I interviewed two company members who worked their way up through the ranks. Lilian Ortega comes from an artistic family. Her mother is a poet and her father a dancer. Before meeting Jackie and Leigh, however, she had no way of advancing to college or having a career in dance. Ernesto Galarza only knew about Salsa and other Latin social dances. He had hopes of becoming an Engineer before he literally stumbled across Leigh’s Hip Hop classes. Upon seeing how talented these two were, Leigh and Jackie invited them to join Versa-Style Next Generation and finally to become members of the professional company. As a result of meeting Jackie and Leigh, Lily and Ernesto have earned degrees from UCLA and they both now teach. The path of their lives changed as a result of the work that Lopez and Foaad do in their communities. They and the company strive to help other inner city youths in Los Angeles realize their potential.
At the Evolution Dance Studios in North Hollywood I watched Leigh Foaad, Ernesto Galarza and Anthony Berry take the Next Generation dancers through their warm up and rehearsal for an upcoming show. During a short break I had the dancers express in two or three words what it means to them to dance in this company. Their ages range from 16 to 21 and the majority are Latino, two are Asian; all ten are inner city youths. Their answers tell the entire story of how Lopez and Foaad have affected their lives: “Exploration of myself”, “Culture and Liberation”, “Love and Freedom”, “Freedom and fun”, “The essence of dance and freedom”, “Feeling free in the movement”, “Expressing myself”, “Just having fun”, “Showing Love”, and “Challenging my artistry”.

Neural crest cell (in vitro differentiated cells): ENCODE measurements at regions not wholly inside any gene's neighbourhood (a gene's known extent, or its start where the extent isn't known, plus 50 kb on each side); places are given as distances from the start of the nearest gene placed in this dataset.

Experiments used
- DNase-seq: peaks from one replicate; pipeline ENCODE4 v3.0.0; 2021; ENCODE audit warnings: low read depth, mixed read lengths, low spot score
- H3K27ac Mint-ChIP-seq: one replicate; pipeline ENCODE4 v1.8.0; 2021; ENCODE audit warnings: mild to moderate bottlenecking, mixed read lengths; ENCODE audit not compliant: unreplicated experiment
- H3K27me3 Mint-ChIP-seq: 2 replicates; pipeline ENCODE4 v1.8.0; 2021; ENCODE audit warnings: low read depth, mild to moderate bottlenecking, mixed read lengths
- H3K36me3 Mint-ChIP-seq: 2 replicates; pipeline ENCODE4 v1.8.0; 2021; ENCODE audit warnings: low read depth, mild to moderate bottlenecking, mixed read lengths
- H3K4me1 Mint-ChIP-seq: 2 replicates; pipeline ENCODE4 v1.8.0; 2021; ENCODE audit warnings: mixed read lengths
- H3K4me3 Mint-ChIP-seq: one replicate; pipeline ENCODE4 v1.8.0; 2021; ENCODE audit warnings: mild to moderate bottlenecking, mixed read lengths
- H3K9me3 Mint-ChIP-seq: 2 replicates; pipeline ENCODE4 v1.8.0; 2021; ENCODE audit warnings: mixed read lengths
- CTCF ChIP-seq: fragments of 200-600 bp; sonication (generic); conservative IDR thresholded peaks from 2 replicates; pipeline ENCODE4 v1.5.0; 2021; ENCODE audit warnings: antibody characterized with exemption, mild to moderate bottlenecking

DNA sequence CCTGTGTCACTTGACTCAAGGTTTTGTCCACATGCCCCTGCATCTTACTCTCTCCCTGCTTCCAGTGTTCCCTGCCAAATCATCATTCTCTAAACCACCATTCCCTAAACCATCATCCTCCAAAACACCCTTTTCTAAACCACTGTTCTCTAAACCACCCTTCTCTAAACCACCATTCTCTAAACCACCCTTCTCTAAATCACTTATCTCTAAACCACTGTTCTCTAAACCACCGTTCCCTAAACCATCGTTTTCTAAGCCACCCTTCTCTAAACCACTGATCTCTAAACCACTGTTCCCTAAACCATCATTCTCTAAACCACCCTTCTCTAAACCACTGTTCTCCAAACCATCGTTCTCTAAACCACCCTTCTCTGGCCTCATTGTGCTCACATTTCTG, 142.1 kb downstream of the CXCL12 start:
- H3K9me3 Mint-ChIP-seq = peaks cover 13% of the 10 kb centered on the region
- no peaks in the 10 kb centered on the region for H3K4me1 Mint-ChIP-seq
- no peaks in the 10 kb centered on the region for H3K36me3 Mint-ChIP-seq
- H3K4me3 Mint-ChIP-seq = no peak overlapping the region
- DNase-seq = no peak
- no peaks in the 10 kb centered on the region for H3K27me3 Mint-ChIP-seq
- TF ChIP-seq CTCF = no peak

The 2016 season is a busy one for Versa-Style Dance Company. The company has several Public School Educational Tours, with events, jams, battles and performances. They are booked at Scripps College, UCLA, Eastside Arts Festival, College of the Canyons in Santa Clarita, University of Utah, workshops at the Carpenter Center in Long Beach, The Women Manifest Dance LA Festival in Hollywood, Shut UP and Dance Festival at the Bootleg Theater in LA, Ventura College, East LA Performing Arts Magnet, the premiere of BOX OF HOPE at the Ford Theater on September 17th, the Shakespeare Festival in Ashland, Oregon, a residency at Luther College in Decorah, Iowa and an Alaskan Tour in January of 2017.
My hope is that this article will inspire one or more presenters in Los Angeles to give the Versa-Style Dance Company an opportunity to perform in theaters like Royce Hall, the Nate Holden, the Wallis or other more “mainstream” theaters where audiences go to see concert dance. Los Angeles needs to recognize that it has an amazing Hip Hop dance company in its midst. I encourage everyone to check out this dynamic company.
You can learn more about Versa-Style Dance Company at http://versastyledance.com.